Many surgeries now choose to have a spirometer on the premises. Some are stand alone while others connect to a PC and may integrate with the practice IT system. The complexities of each system vary dramatically.
We have put together this comparison to help you find one that suits you best.
PulmoLife COPD screening meter
Dr Peter Standing, a GP in Bury, Lancashire
The PulmoLife is a screening spirometer from Micro Medical Ltd designed to identify early COPD in smokers. The single best index for monitoring COPD deterioration is the FEV1, which the PulmoLife can record. The device does not measure FVC or forced expiratory ratio.
The purpose of the four control buttons is obvious, and the screen icon choices for sex, height, age and race are easy to follow. A bleep and a picture of a patient blowing reassures you that you have entered data and that the device is ready.
Results are clear, displaying the FEV1 in litres and its percentage of predicted. Percentages below 80 flash repeatedly and pressing the scroll key reveals a picture of a sad male or female smoker with a lung age.
Screening for COPD among the smoking community is important. Quite apart from helping smokers understand the damage they are inflicting on their lungs, diagnosing COPD is the first step to implementing treatment.
The PulmoLife can be used to monitor FEV1 in known COPD sufferers. The PulmoLife achieves top marks in my books. Even GPs and nurses who dislike technology should enjoy using it. Its price has been sensibly pitched at about £100.
Welch Allyn PC-based SpiroPerfect spirometer
Dr Jane Barnard, a GP in Yately, Hampshire
This spirometer comprises a transducer, into which a sterile disposable mouthpiece fits, and a USB cable that connects the device to a PC.
It did not take me long to get into the swing of the software and its screen set-up. There is quite a lot crammed into the screen but, once you orientate yourself, you can focus on the sections required for each reading.
Once you have selected a patient, you then click on the spirometer icon and this lists the various tests. When the patient is ready, you click the record icon and wait for the OK. When the readings are complete, the data can be attached to the patient's records on our EMIS system, and viewed again at a later stage.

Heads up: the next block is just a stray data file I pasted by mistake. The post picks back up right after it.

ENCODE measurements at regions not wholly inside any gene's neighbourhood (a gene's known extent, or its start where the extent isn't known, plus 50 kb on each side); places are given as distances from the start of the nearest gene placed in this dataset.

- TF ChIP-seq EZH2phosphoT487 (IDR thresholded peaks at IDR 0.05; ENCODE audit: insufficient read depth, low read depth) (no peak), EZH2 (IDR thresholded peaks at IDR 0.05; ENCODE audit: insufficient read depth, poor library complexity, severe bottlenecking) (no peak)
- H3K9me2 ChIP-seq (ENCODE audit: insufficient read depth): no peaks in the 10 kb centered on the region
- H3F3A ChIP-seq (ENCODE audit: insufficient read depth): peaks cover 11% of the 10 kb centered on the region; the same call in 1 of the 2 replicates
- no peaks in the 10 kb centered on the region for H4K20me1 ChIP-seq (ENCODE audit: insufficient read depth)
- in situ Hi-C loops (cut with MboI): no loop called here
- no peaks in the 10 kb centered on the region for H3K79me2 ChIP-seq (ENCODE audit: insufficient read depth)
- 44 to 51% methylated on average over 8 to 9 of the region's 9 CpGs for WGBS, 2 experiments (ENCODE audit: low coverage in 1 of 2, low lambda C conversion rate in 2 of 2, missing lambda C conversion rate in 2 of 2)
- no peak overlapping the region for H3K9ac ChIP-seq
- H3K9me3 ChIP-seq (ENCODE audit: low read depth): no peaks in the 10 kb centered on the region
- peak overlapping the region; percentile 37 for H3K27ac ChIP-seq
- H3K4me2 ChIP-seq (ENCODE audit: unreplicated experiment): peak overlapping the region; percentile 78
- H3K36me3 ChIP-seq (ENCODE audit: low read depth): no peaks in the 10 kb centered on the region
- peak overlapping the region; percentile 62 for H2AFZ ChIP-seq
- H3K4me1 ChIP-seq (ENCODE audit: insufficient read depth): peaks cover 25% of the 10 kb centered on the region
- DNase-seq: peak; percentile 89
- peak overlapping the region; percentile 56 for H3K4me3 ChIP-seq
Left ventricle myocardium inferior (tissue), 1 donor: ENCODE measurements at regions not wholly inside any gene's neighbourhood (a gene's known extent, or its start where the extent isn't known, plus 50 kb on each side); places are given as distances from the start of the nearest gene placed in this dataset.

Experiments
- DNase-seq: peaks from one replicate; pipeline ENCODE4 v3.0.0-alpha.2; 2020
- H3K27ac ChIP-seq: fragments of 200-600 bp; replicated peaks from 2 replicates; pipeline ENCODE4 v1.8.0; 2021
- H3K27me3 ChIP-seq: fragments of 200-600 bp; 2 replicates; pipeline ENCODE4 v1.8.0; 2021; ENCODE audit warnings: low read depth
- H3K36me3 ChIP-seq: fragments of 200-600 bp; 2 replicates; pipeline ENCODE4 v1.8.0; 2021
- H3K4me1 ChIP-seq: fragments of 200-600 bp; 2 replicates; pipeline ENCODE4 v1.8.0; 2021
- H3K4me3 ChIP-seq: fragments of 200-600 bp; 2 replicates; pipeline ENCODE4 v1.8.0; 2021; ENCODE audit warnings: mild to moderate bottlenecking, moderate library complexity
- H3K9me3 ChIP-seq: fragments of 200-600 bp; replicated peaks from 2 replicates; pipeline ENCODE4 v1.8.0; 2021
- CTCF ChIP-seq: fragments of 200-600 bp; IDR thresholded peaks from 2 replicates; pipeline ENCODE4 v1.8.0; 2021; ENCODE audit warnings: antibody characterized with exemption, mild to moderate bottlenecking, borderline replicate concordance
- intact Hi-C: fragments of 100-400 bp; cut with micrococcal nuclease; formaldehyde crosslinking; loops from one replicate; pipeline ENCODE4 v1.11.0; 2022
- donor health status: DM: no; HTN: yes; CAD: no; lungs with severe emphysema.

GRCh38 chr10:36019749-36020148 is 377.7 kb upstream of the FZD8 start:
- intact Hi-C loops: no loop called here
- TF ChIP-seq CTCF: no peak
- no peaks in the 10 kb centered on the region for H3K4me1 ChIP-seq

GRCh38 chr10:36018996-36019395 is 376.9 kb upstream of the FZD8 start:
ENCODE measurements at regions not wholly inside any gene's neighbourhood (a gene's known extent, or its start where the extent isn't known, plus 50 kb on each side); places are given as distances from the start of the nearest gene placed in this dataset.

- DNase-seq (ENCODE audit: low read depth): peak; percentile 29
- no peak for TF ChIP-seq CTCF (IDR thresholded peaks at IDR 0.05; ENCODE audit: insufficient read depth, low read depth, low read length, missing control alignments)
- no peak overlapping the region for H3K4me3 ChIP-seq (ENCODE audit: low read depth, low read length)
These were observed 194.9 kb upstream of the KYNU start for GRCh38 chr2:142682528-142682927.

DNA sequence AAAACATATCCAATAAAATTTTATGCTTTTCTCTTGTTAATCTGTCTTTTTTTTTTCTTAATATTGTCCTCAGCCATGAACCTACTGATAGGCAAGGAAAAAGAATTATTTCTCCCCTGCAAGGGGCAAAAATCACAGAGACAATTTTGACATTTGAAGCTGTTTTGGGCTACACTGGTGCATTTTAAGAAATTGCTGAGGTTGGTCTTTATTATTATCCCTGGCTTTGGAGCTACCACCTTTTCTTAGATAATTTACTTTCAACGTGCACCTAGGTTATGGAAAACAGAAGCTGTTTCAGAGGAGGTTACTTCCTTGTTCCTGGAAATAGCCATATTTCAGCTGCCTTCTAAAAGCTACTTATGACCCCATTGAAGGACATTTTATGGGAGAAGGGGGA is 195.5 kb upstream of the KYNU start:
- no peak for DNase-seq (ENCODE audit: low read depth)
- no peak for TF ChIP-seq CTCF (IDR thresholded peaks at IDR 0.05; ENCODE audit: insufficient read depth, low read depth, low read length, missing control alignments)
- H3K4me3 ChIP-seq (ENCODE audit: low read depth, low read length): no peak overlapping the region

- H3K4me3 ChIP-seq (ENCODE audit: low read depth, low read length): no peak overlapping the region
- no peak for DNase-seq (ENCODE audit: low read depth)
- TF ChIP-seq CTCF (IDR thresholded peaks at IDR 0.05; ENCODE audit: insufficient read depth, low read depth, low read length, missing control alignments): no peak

The spirometer readings can also be printed on your PC's printer and stored in paper records if required.
There is an 'incentive screen' for the FVC readings, which is helpful, especially for children. This takes the form of a fire and fireman with a hose. If you puff to your predicted levels, he puts out the fire.
Regular calibrating, which is essential in some form for all spirometer machines, is recommended daily in the case of the SpiroPerfect using a special three-litre syringe. It is incredibly easy and quick.
Dr Jane Barnard
The MicroLab desktop spirometer is compact, lightweight, and has a state-of-the-art, PDA-style, high-resolution colour screen and easy-to-follow menu.
The spirometer comes in a carry case and can be mains-run or battery-run for about four hours before re-charging. More than 2,000 patients' results can be recorded, and you can create a database using patient numbers, name, age and personal details, and so bring up patients who are being seen in a particular clinic.
The bubblegum feature is great for encouraging patients who are not good at the forced spirometry. The bubble blows up on the screen while the patient is puffing, and if they reach their potential, the bubble will burst.
It is designed for children, but most adults will also enjoy the challenge.
A popular feature is the lung age, which is useful with smokers as an incentive to quit. You can use the built-in printer to print the result, or there is software available to allow for uploading the test results to a PC.
The MicroLab is cleverly designed to be suitable for GP surgeries; it certainly went down a storm at ours.
Equipment supplied by Williams Medical Supplies.